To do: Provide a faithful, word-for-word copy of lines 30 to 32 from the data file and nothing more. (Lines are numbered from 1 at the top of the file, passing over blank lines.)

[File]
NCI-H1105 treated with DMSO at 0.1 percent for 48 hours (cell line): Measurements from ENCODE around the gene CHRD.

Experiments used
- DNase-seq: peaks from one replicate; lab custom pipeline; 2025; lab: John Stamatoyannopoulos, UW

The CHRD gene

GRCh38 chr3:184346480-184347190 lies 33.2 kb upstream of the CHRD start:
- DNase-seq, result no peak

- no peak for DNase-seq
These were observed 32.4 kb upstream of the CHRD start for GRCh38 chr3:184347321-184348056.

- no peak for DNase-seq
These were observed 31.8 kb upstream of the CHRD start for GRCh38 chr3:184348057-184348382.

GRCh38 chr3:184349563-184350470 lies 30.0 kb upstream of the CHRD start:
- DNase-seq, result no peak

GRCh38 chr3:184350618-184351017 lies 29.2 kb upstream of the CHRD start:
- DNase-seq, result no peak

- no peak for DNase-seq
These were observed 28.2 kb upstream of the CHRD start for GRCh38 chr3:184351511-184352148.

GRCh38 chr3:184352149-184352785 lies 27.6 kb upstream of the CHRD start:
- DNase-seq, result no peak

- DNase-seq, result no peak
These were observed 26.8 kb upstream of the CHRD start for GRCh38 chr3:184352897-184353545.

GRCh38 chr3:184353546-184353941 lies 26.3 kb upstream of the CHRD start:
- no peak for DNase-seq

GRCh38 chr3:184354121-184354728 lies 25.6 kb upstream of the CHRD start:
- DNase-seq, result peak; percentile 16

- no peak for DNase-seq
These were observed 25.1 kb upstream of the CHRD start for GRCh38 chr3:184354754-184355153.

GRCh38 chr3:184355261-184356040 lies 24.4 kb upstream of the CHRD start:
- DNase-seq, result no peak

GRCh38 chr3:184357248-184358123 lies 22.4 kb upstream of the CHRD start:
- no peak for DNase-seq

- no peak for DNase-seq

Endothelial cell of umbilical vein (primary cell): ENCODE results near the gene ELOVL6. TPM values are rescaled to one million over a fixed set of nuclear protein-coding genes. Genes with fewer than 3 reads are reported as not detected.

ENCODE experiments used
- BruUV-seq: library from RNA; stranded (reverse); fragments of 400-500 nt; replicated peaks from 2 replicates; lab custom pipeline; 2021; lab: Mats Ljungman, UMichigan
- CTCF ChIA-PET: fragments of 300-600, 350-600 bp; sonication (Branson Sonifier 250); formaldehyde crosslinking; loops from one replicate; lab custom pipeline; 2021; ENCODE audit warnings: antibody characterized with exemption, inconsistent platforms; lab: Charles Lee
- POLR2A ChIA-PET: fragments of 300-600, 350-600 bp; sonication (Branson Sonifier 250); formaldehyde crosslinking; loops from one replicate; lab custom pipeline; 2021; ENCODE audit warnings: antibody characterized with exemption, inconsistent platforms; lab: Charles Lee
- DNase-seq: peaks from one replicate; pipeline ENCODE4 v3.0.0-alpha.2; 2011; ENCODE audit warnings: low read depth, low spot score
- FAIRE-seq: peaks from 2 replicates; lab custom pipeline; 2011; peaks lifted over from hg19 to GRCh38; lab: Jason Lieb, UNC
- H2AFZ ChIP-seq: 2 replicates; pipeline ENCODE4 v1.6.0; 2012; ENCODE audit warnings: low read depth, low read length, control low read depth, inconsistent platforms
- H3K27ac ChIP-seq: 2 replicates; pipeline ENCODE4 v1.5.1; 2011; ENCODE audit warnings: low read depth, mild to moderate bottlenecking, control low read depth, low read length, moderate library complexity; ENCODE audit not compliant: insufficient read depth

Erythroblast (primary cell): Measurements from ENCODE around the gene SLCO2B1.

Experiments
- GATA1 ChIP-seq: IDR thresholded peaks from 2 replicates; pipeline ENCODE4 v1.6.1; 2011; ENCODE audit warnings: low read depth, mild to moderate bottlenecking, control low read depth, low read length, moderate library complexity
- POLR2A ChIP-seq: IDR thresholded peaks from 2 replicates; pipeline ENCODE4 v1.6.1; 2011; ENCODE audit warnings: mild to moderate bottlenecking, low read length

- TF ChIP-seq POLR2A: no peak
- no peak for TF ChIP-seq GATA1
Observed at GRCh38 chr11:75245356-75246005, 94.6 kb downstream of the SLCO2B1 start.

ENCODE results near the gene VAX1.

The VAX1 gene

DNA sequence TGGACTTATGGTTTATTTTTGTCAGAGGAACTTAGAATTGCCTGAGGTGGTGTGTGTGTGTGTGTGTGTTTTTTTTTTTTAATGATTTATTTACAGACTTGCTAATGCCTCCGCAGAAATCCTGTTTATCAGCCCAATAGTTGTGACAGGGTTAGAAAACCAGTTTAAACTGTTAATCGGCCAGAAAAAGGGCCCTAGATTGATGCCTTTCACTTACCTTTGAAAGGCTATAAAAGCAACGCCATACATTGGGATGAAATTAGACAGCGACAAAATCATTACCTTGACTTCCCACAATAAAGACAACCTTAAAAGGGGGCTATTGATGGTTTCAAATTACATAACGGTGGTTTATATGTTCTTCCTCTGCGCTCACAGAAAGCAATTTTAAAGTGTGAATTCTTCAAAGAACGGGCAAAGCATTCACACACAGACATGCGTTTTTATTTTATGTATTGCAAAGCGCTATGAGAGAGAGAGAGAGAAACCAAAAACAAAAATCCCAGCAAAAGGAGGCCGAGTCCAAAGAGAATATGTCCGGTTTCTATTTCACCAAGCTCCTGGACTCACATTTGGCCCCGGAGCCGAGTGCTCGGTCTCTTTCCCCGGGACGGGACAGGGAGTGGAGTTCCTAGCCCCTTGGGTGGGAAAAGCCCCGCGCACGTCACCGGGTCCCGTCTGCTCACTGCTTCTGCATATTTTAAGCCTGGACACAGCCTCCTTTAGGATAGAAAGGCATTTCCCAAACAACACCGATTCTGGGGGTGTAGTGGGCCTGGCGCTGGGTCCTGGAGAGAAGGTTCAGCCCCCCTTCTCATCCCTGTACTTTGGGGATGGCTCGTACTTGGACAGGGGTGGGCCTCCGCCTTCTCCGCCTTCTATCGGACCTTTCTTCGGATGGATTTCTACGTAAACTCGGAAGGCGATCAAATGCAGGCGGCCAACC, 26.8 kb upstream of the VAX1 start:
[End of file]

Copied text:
- no peak for DNase-seq

- no peak for DNase-seq

Endothelial cell of umbilical vein (primary cell): ENCODE results near the gene ELOVL6. TPM values are rescaled to one million over a fixed set of nuclear protein-coding genes. Genes with fewer than 3 reads are reported as not detected.